And I think that the distinctions between sustainable managed hunting, market hunting, and traditional hunting in an overpopulated world could be made. The American success stories in wildlife management are a story that everyone should know.

    What’s known, or believed, about the role of meat eating in human brain development.

  8. Fred says:

    I would like to see that as we’ve eliminated all the major predators man has a responsibility to take over this role in order to ensure the overall health of wildlife and the environment in general. Lack of natural predators results in over-population which can lead to destruction of habitat, starvation and rampant spread of disease which can then crossover to domestic populations.

  9. Jim Harding says:

    I teach a class at Green Mountain College (Poultney, VT) on Hunting: History, Ethics, and Management which canvasses many of those questions you raised. I think the main features of the class that get the students excited are:

    Role of Hunting in Human Evolutionary History
    – My take is that there is little support for evolutionary drivers to explain why we hunt today, wouldn’t we more likely be genetically hardwired to gather seeds and root for grubs given the role that behavior played in our development?
    Ethical Objections to Hunting
    – As noted above, we do parse out the different objections between animal rights and animal welfare. I bring in representatives of the Committee to Abolish Sport Hunting (C.A.S.H.) to offer their perspectives.

    Bambi–Cultural Landmarks Featuring Hunting
    – It’s surprising how familiar many people are with the concept of hunting (through popular culture references), but how few of these same people hunt themselves or know someone well who hunts. The result is many cultural landmarks that we have are found in movies and television. I ask the students to come up with as many instances that they can find where hunters or hunting is portrayed in a popular movie or television program. Inevitably, many of the references they come up with show hunting/hunters in a less than flattering light. Hunters are backwoods, buffoonish, dimwitted, etc. Hunting is cruel, “unsporting”, reckless, etc.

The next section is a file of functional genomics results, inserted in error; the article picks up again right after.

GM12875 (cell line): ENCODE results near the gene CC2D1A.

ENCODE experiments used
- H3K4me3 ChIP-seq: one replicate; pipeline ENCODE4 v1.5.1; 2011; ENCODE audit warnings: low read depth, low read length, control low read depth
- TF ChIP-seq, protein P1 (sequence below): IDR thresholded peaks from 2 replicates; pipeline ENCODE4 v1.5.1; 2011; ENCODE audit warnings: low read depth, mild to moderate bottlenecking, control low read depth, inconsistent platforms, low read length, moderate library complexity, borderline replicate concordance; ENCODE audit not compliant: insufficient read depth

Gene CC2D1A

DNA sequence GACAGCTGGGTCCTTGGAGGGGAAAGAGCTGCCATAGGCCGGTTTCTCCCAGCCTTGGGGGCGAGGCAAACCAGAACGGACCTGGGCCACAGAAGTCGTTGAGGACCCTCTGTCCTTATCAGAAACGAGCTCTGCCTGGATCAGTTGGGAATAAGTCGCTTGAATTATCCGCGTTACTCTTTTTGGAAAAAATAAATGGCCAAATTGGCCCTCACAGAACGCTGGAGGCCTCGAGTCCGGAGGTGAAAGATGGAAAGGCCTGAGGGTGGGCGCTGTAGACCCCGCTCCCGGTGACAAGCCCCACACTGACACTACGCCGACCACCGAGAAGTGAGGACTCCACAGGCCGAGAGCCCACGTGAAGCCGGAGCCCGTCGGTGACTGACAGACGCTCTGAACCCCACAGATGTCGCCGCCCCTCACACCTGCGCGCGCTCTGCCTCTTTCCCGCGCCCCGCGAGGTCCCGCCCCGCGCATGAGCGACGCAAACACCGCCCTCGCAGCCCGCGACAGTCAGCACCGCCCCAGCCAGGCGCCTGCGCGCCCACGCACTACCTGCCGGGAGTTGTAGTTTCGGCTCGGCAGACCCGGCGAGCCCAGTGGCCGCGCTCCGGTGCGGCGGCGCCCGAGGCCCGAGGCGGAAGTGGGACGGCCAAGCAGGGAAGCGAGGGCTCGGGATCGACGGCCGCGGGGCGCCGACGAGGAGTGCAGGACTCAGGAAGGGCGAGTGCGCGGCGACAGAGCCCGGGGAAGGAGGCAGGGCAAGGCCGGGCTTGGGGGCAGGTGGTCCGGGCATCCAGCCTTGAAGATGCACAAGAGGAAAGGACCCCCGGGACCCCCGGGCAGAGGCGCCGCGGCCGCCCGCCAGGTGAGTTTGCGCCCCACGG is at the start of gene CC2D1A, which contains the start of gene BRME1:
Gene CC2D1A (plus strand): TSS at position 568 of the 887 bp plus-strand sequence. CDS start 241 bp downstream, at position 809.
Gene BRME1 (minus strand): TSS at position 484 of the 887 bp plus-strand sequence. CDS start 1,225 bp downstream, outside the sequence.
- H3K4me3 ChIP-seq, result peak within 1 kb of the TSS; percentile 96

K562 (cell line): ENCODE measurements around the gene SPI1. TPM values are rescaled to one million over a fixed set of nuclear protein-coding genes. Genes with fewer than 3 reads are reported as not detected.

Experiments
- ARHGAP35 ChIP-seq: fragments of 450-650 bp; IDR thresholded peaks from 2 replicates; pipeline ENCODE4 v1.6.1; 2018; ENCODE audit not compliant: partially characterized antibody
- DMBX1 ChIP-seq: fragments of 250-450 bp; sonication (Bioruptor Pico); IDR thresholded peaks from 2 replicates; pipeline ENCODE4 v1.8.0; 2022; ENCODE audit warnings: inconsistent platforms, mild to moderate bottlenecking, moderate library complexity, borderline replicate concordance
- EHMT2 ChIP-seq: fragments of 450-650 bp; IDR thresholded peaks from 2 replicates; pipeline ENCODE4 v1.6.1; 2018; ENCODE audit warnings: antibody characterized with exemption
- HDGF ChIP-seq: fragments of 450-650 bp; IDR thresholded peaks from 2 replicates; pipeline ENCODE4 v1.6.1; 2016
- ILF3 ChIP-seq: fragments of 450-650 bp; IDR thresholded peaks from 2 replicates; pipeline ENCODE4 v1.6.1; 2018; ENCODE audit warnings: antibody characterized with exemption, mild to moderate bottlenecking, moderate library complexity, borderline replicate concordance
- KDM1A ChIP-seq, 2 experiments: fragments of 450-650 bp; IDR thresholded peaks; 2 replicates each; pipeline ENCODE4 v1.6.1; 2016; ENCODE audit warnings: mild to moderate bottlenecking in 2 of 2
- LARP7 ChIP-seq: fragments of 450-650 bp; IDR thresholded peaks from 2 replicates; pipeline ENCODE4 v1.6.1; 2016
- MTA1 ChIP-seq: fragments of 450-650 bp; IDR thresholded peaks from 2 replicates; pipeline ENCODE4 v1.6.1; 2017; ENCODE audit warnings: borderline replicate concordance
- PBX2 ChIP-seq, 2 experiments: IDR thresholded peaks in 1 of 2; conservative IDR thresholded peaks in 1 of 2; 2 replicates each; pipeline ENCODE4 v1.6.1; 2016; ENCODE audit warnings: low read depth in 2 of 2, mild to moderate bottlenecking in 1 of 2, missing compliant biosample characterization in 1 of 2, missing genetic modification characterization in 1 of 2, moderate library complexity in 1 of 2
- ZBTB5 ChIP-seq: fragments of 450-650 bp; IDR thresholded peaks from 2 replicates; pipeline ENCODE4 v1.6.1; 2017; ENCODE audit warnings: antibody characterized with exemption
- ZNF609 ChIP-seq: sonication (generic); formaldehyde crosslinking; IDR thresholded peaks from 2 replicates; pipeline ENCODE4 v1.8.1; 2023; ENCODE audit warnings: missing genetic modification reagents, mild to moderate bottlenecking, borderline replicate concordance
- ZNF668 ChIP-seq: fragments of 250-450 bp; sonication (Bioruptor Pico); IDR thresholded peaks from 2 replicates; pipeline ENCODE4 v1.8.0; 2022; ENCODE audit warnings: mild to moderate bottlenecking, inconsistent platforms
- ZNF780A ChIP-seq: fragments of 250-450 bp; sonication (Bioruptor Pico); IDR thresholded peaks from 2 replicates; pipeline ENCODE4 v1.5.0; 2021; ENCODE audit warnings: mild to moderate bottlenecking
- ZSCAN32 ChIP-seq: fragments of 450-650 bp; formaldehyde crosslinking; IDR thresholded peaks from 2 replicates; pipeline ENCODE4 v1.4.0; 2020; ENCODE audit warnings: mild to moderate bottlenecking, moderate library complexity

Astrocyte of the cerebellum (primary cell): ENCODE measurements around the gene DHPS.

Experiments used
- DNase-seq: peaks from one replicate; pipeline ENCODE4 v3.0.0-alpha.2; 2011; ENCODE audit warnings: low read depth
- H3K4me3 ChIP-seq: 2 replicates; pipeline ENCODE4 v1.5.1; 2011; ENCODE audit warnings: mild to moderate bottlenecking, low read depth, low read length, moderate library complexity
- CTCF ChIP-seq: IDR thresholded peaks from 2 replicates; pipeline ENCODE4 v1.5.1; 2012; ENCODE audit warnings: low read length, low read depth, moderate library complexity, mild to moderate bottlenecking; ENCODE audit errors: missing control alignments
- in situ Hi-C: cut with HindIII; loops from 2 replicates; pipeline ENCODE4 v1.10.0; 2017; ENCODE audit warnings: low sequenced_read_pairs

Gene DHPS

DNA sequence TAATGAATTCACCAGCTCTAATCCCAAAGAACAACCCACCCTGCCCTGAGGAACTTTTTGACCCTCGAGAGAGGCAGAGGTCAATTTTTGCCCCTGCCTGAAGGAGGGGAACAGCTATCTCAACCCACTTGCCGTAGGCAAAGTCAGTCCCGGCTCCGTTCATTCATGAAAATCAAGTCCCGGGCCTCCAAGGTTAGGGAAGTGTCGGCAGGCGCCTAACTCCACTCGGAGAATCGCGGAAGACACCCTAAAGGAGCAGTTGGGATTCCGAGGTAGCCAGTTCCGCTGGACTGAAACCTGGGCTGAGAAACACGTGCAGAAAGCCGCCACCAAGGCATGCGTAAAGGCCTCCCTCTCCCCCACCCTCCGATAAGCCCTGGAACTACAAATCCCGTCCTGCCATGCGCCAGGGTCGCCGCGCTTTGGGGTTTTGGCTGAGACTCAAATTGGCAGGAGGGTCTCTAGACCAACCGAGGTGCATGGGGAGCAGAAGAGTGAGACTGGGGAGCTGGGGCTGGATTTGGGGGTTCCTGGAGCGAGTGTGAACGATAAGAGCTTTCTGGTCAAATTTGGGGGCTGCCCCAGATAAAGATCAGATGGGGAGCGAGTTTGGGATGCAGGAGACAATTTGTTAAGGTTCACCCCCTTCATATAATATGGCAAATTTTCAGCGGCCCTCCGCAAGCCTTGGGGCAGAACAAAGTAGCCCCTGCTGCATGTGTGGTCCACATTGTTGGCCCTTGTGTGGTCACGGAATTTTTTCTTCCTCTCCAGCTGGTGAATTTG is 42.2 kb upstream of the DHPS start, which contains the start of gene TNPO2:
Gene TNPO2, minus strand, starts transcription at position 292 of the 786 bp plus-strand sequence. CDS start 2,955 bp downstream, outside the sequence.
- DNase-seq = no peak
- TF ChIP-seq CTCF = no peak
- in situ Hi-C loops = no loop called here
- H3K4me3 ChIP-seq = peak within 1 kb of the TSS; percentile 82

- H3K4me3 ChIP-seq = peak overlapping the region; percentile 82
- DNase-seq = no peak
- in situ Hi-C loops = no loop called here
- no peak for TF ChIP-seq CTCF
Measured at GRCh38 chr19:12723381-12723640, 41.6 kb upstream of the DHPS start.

The North American Wildlife Model
    – Hunting is both recreation and a tool used by wildlife managers to maintain sustainable yield.

    All in all, the hunting topic is rich even if just restricted to modern views (say post WWII) following many of the conservation laws.

    Would love to have you visit my class in the Fall if you’re free.

  10. Paul Roberts says:

    “My take is that there is little support for evolutionary drivers to explain why we hunt today, wouldn’t we more likely be genetically hardwired to gather seeds and root for grubs given the role that behavior played in our development?”

    We all still hunt and gather, but most of us do it in shopping malls, shopping channel, and We are also collectors of … you name it. The lid is off. As to hunting, killing and the carving of meat from the bone is foreign to nearly all, and shocking, even sickening to view. As Michael Pollan put it:

    “If I’ve learned anything about hunting and eating meat, it’s that it’s even messier than the moralist thinks.”

    I think we have to go pretty far back into prehistory to really appreciate the advantages hunting provided the development of our lineage. Nowadays hunters, and gardeners, participate in the natural world in extremely varying, but mostly dilute, levels.

  11. Tovar says:

    Jim: Thanks very much for these reflections. It’s helpful to hear about your students’ responses and perceptions. I’d be happy to talk about visiting your class. Shoot me an email sometime.

    Paul: Thanks for your follow-up as well!

  12. Phillip says:

    Late to the party here, but what’s new. I guess I’m not seeing your blog updates on FB anymore.

    Anyway, lots of great stuff here, and that’s a heck of an undertaking you’ve accepted. The only thing I haven’t really seen mentioned is the ratio of time hunting vs. actually killing things. There’s a misperception that everytime a hunter goes afield, he kills something. This, I think, allows for the enduring image of the hunter as a simple killer. Would be interesting to see, even as a graphic illustration, a sample of the ratios of time spent in the field for each harvest/kill.

    Oh. And of course there could be the discussion of whether hunting is sport. 😉